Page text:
By Joe Crankshaw

Charities collecting money for veterans in Florida raise a lot of cash. In some cases, they spend a lot raising the money and keep a large portion of it for themselves.

Yet nothing these groups do is illegal unless they commit fraud in their solicitation or in the paperwork they file.

Nonprofit corporations must file their charter, bylaws and other legal documents with the Florida Secretary of State and obtain a certificate of tax exemption from the Internal Revenue Service. They also must file detailed financial reports as to how they raise money and use it.

But there’s no requirement that they spend a certain amount of money collected to actually help veterans. And officials say no government body is looking closely at the documents filed by these groups.

“We have more than 11,000 charity organizations registered, so we cannot audit every one, we don’t have enough people,” said Liz Compton, spokeswoman for the Florida Department of Agriculture and Consumer Services, which oversees nonprofit organizations in the state. “We take their applications and make them submit financial data to us and we put it where people can find it.

“But … we can’t tell them how to handle their money nor require them to tell contributors up front how much of their donation will directly affect veterans. If they give 5 cents to charity, they are technically legal.”

Compton said her office only investigates nonprofits if there are complaints.

That’s what happened with the Tampa-based, U.S. Navy Veterans Association, which claimed chapters in almost every state and raised millions of dollars.

The group received good marks from some watchdog groups because it appeared to fully disclose its finances. It even got a clean bill of health from the Internal Revenue Service, which probed its affairs.

According to the latest paperwork the group filed, it gave 85 percent of its payouts to veterans in 2008.

But an investigation by the St. Petersburg Times showed the entire operation was one man using a stolen identity, who made off with millions of dollars in donations. Law enforcement officials contend the paperwork was fraudulently filled out.

Tracy Bocik, president of the National Association of State Charity Officials and director of the Pennsylvania Bureau of Charitable Organizations, said states can’t tell charitable groups how much money they must contribute to help veterans or other causes. Nor can they limit how much organizations can spend on fundraising and administrative costs.

“It is frustrating to us, as state officials, to look at the whole operations of some charities. There is very little we can do about it,” Bocik said.

The case that set the precedent is Riley v. National Federation of the Blind in 1988. The North Carolina legislature adopted a law establishing a “reasonable fee” that a professional fundraiser could charge according to a three-tired system. A fee of up to 20 percent was deemed to be reasonable, anything higher was unreasonable and unlawful. The law also required fundraisers to tell prospective donors up front the percentage of funds collected during the previous year that went to program benefits.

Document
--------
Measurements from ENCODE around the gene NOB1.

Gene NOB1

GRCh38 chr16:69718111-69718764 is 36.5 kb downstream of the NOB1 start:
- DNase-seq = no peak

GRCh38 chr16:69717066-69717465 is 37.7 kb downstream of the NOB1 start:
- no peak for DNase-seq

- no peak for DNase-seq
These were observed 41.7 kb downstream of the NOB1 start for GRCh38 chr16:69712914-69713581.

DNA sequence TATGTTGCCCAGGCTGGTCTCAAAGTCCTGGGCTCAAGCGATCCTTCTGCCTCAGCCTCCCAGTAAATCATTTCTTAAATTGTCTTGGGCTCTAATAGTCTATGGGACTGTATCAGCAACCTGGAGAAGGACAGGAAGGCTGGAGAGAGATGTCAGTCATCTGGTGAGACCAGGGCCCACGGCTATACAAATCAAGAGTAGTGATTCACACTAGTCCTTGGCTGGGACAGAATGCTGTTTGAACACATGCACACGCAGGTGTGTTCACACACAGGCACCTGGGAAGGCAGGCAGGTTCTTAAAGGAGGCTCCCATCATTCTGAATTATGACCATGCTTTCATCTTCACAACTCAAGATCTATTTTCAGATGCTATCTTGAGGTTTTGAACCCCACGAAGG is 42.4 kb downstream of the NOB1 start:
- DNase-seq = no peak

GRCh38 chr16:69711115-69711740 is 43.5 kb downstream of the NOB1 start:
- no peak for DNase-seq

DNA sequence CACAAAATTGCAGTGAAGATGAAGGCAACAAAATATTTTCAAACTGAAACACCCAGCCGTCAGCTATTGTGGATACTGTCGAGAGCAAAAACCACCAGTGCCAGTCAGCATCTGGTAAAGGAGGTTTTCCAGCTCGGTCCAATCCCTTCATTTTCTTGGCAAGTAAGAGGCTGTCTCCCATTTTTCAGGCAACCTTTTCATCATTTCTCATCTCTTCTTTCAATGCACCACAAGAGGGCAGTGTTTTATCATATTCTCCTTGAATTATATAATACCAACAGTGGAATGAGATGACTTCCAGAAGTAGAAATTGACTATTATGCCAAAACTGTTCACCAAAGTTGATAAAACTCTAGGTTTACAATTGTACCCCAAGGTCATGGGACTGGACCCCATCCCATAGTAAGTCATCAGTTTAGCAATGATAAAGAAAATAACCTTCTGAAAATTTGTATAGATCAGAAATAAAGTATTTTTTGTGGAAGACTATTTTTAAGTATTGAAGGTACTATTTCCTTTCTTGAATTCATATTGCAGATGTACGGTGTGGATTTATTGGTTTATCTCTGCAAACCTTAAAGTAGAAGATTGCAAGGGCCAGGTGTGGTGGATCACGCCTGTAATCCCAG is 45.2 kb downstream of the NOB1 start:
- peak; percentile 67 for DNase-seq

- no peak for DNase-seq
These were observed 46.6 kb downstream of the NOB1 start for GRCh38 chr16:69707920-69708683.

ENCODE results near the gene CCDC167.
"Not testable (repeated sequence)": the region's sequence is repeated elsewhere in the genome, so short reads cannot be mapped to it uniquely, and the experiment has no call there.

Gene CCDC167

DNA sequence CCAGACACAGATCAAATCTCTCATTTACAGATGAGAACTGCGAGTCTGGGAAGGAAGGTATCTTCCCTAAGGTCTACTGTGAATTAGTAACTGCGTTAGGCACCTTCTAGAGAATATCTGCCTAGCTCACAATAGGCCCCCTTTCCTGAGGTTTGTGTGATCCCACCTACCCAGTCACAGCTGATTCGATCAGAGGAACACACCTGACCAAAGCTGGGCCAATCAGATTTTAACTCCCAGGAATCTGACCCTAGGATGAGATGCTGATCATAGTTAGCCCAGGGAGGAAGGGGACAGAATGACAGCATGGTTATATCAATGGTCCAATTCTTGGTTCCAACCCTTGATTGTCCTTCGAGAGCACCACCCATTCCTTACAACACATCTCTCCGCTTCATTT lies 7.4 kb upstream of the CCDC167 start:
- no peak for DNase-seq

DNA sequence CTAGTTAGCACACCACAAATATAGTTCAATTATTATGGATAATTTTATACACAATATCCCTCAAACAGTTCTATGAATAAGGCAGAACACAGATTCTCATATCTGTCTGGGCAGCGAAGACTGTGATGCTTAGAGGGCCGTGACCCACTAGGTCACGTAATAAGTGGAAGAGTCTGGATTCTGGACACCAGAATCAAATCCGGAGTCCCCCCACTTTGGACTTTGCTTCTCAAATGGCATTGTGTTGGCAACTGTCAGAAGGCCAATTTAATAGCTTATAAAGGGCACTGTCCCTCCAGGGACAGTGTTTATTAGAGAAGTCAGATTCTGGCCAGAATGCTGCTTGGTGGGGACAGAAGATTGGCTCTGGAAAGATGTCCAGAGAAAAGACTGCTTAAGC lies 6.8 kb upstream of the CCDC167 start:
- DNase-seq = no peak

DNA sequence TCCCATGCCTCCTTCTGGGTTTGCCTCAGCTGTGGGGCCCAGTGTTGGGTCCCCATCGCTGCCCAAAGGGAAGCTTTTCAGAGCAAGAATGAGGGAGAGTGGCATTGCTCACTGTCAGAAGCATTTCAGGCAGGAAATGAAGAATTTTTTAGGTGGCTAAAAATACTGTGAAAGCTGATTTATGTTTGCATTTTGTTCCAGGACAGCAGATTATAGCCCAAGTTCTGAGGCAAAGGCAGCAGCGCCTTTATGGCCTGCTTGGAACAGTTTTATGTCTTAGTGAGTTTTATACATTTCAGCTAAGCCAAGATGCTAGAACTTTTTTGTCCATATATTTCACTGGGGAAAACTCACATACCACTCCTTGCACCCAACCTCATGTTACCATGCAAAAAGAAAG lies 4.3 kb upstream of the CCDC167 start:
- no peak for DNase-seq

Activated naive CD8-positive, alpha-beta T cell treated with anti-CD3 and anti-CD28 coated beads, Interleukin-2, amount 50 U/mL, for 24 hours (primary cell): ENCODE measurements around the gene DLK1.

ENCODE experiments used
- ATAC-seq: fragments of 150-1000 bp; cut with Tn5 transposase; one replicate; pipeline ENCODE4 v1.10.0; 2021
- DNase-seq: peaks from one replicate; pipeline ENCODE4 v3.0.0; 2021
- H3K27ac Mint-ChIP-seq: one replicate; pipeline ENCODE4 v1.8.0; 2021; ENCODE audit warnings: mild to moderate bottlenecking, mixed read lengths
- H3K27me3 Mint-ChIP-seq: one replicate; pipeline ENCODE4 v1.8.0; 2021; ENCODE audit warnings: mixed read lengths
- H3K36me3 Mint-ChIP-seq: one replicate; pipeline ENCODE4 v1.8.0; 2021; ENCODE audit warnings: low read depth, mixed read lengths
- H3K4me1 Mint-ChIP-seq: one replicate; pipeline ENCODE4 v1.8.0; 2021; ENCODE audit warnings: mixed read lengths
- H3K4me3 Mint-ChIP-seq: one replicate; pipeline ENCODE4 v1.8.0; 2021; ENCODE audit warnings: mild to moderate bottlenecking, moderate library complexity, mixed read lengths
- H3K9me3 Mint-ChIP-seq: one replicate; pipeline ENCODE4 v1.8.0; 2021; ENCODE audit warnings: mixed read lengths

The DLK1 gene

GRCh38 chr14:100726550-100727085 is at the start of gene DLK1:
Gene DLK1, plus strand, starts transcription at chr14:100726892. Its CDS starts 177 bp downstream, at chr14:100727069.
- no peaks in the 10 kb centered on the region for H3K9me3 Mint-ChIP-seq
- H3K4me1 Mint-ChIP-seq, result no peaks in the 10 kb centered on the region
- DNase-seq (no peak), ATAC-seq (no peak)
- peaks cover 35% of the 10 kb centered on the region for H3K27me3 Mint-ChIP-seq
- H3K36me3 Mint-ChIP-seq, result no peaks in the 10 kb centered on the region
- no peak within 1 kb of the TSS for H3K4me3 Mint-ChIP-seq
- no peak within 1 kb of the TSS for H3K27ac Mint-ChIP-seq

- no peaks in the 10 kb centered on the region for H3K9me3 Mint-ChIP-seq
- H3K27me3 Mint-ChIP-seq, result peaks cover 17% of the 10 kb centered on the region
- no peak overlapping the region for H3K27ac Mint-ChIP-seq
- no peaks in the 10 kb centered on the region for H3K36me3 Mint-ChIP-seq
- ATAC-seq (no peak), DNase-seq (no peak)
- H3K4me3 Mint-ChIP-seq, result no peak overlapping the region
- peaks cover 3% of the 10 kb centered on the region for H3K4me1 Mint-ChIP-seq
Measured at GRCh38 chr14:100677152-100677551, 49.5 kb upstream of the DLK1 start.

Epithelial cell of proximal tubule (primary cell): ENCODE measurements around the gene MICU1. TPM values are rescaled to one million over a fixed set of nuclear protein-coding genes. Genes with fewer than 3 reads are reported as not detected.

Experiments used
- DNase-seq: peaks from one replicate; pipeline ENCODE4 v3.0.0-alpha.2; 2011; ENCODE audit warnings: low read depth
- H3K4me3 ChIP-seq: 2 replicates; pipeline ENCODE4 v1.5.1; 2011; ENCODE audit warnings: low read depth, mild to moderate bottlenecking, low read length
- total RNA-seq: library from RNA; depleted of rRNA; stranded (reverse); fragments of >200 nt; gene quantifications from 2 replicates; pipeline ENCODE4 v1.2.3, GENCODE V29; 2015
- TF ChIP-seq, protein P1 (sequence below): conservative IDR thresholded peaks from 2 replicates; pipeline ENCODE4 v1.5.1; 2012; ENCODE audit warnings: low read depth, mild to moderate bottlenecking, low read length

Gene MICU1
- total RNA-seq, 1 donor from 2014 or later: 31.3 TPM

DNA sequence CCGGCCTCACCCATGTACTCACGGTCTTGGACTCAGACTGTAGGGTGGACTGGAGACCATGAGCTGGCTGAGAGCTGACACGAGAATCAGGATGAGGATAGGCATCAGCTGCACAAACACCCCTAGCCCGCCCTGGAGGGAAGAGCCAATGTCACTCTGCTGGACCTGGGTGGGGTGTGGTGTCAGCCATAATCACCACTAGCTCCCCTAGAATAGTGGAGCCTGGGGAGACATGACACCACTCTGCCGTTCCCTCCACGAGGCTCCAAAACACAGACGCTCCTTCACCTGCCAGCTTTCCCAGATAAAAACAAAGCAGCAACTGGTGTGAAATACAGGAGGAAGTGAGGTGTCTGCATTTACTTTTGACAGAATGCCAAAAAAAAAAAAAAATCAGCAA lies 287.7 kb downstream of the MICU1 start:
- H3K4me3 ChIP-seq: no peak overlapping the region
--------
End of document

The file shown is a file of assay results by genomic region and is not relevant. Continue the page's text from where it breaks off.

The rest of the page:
The U.S. Supreme Court determined the North Carolina law unconstitutionally infringed on the free speech rights of the solicitors. The Supreme Court said the fee regulations were not tailored to prevent fraud.

The loose rules created by the court decision allow for some people to make significant amounts of money while ostensibly running an organization for the benefit of veterans and their families.

Take the case of Roger Chapin of San Diego, who has founded several organizations to benefit veterans, including two — Coalition to Salute America’s Heroes and Help Wounded Heroes — that operate in Florida.

Chapin retired this year as head of Help Hospitalized Veterans with a pension of more than $1.9 million. During his tenure as head of that charity, Chapin and his wife drew salaries of more than $400,000 a year each, plus received the use of a home in Virginia and country club memberships, according to testimony before the House Committee on Oversight and Government Reform in 2007 and 2008.

Although Chapin was one of the targets of the committee’s investigations, no legal actions were taken against him or his charities. Congress also passed no measure to control excessive fundraising costs by charities.

Chapin’s organizations operating in Florida, the Coalition of Salute American Heroes, gave 48 percent to veterans, while his Help Wounded Heroes gave 5 percent of the total money it collected to veterans benefits nationwide.

The American Institute of Philanthropy reports that Chapin ranks third in compensation among all chief executives of nonprofit corporations in the United States.

Lacking new legislation at the state and national level, Bocik and Compton, along with many other officials dealing with charities, say residents have to be wary of to whom they give money.

Daniel Borochoff, president of the American Institute of Philanthropy, said the use of the First Amendment to screen unscrupulous fundraisers and charities should have no standing in court.

“How is giving money to veterans and their families a controversial subject?” he said.

He also thinks it ought to be harder to qualify as a nonprofit corporation.

“There ought to be regulations that say nonprofits must disclose what they spend their money on and in detail,” he said. “That way, donors would be able to tell who is doing good work and who is not.”